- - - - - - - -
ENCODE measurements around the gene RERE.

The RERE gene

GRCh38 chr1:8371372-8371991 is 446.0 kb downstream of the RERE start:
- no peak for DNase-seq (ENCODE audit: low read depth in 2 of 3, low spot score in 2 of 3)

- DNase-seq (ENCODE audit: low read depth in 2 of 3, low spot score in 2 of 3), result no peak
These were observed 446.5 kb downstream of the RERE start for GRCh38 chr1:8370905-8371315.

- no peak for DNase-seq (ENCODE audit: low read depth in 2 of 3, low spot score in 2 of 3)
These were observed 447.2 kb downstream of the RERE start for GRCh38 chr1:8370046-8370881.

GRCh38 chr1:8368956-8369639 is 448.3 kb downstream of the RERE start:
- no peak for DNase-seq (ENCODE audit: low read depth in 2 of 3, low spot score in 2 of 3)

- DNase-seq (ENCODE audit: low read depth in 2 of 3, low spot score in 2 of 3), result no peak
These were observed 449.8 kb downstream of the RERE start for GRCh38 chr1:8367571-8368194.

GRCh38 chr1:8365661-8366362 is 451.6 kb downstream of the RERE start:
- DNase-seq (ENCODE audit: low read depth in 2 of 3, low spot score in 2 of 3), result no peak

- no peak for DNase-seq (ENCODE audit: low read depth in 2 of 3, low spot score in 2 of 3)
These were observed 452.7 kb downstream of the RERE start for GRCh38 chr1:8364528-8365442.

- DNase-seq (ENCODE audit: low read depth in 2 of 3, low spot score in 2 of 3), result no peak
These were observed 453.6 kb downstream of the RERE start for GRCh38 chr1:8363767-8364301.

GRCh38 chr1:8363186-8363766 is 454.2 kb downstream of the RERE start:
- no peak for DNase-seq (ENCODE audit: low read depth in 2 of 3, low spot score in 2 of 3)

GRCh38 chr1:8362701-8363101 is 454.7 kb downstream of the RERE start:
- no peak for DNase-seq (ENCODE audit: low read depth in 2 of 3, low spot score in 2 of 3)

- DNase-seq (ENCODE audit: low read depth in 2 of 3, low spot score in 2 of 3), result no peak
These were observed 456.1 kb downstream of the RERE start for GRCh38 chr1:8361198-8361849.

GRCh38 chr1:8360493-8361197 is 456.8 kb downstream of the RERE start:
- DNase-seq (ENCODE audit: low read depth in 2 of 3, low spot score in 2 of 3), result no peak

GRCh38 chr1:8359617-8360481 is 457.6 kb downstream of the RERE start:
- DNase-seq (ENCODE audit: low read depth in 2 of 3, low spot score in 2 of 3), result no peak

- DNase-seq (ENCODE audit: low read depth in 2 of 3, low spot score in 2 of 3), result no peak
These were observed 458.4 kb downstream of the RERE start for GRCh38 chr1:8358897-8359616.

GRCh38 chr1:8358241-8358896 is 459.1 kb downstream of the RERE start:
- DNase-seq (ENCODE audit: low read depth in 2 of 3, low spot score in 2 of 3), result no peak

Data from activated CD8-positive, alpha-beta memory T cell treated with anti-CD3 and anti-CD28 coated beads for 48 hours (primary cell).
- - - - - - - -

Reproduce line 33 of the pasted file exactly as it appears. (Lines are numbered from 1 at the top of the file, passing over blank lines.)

Data from activated CD8-positive, alpha-beta memory T cell treated with anti-CD3 and anti-CD28 coated beads for 48 hours (primary cell).